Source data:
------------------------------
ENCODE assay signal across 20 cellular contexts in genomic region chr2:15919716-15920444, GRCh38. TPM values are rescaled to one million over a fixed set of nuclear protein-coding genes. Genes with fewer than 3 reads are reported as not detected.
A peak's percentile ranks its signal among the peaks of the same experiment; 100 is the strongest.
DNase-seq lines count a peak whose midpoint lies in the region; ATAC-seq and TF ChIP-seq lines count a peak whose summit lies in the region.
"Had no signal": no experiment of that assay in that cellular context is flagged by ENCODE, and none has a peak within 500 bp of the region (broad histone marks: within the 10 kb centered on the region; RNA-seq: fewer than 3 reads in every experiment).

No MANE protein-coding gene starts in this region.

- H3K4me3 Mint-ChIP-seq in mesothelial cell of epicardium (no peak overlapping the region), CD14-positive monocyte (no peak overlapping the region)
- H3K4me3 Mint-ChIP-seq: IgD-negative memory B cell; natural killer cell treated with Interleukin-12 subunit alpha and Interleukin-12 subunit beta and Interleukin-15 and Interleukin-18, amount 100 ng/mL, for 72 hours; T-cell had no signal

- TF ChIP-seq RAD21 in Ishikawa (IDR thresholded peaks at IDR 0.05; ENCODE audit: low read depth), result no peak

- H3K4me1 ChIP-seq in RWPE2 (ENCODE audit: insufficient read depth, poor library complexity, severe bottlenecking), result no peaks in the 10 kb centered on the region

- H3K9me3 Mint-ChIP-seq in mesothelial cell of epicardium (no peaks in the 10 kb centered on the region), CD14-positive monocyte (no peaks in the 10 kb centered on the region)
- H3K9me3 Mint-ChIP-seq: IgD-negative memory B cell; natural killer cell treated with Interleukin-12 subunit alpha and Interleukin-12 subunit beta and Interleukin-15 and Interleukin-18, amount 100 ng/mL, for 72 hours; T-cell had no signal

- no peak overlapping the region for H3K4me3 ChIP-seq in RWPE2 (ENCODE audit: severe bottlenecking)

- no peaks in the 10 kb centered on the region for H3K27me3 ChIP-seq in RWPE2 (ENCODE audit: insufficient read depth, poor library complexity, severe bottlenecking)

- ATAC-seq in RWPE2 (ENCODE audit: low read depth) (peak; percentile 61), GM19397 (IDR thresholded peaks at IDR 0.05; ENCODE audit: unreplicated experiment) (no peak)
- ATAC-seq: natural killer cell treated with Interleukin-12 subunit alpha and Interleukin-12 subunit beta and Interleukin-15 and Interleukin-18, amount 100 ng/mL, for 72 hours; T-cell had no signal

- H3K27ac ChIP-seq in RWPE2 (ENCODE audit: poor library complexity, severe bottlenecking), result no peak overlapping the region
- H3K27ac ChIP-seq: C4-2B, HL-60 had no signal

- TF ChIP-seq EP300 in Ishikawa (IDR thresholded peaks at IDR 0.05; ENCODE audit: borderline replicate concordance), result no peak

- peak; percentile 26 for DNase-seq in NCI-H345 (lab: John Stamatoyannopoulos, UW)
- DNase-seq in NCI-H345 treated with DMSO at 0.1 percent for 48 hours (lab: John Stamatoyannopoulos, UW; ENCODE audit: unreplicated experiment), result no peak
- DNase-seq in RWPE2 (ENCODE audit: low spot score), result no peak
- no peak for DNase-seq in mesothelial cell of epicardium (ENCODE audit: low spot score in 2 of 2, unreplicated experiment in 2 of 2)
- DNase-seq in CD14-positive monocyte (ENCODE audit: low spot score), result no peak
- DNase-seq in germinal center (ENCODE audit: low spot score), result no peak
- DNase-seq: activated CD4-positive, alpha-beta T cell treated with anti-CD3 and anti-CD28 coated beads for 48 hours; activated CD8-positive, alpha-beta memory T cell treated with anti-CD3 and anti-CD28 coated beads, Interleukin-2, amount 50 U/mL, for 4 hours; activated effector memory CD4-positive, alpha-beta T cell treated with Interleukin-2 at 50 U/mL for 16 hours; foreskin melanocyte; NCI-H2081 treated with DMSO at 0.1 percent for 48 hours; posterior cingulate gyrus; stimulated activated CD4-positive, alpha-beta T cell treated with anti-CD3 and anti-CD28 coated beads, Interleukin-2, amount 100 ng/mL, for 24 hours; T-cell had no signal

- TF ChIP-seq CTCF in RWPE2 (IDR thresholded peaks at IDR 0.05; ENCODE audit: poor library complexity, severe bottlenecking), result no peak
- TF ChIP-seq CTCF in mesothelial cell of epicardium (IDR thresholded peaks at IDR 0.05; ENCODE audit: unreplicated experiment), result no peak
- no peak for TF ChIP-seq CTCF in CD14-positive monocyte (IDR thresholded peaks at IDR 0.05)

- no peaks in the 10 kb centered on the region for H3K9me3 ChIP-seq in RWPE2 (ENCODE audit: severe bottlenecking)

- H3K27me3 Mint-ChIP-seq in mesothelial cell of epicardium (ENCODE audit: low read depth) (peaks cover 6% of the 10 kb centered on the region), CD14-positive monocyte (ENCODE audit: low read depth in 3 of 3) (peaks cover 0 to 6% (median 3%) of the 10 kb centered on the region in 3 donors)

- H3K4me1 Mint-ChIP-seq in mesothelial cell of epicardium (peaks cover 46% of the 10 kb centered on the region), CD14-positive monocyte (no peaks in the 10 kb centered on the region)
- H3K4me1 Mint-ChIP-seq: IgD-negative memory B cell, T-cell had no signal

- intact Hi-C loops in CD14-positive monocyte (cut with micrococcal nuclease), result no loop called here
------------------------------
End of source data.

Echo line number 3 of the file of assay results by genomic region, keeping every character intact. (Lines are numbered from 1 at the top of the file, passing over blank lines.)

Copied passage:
DNase-seq lines count a peak whose midpoint lies in the region; ATAC-seq and TF ChIP-seq lines count a peak whose summit lies in the region.